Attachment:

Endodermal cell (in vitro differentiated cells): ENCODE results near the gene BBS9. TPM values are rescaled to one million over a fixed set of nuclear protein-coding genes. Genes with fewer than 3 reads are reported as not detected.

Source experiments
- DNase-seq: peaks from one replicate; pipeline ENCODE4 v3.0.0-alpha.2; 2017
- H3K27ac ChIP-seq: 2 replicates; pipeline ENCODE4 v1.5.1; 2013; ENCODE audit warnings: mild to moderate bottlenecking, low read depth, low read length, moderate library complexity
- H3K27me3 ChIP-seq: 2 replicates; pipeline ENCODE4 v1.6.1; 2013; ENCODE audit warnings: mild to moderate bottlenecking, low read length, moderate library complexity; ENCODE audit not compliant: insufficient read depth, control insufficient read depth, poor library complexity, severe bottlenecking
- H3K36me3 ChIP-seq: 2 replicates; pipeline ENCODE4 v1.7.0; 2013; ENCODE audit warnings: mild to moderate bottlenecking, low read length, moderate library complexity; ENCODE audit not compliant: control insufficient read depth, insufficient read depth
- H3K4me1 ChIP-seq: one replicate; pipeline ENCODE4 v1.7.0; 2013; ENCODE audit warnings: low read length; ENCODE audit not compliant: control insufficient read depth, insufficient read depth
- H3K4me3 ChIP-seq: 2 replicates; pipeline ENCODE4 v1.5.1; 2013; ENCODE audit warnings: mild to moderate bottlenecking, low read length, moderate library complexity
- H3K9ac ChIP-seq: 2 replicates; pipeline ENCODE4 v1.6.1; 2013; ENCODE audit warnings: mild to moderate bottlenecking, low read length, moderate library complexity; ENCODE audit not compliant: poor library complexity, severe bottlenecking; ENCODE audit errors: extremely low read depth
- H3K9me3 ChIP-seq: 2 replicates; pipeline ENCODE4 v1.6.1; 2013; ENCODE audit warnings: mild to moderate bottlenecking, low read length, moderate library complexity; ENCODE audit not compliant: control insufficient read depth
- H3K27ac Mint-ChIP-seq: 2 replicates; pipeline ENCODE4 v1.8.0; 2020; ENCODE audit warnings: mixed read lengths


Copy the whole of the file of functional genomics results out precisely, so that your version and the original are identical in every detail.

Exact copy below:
Endodermal cell (in vitro differentiated cells): ENCODE results near the gene BBS9. TPM values are rescaled to one million over a fixed set of nuclear protein-coding genes. Genes with fewer than 3 reads are reported as not detected.

Source experiments
- DNase-seq: peaks from one replicate; pipeline ENCODE4 v3.0.0-alpha.2; 2017
- H3K27ac ChIP-seq: 2 replicates; pipeline ENCODE4 v1.5.1; 2013; ENCODE audit warnings: mild to moderate bottlenecking, low read depth, low read length, moderate library complexity
- H3K27me3 ChIP-seq: 2 replicates; pipeline ENCODE4 v1.6.1; 2013; ENCODE audit warnings: mild to moderate bottlenecking, low read length, moderate library complexity; ENCODE audit not compliant: insufficient read depth, control insufficient read depth, poor library complexity, severe bottlenecking
- H3K36me3 ChIP-seq: 2 replicates; pipeline ENCODE4 v1.7.0; 2013; ENCODE audit warnings: mild to moderate bottlenecking, low read length, moderate library complexity; ENCODE audit not compliant: control insufficient read depth, insufficient read depth
- H3K4me1 ChIP-seq: one replicate; pipeline ENCODE4 v1.7.0; 2013; ENCODE audit warnings: low read length; ENCODE audit not compliant: control insufficient read depth, insufficient read depth
- H3K4me3 ChIP-seq: 2 replicates; pipeline ENCODE4 v1.5.1; 2013; ENCODE audit warnings: mild to moderate bottlenecking, low read length, moderate library complexity
- H3K9ac ChIP-seq: 2 replicates; pipeline ENCODE4 v1.6.1; 2013; ENCODE audit warnings: mild to moderate bottlenecking, low read length, moderate library complexity; ENCODE audit not compliant: poor library complexity, severe bottlenecking; ENCODE audit errors: extremely low read depth
- H3K9me3 ChIP-seq: 2 replicates; pipeline ENCODE4 v1.6.1; 2013; ENCODE audit warnings: mild to moderate bottlenecking, low read length, moderate library complexity; ENCODE audit not compliant: control insufficient read depth
- H3K27ac Mint-ChIP-seq: 2 replicates; pipeline ENCODE4 v1.8.0; 2020; ENCODE audit warnings: mixed read lengths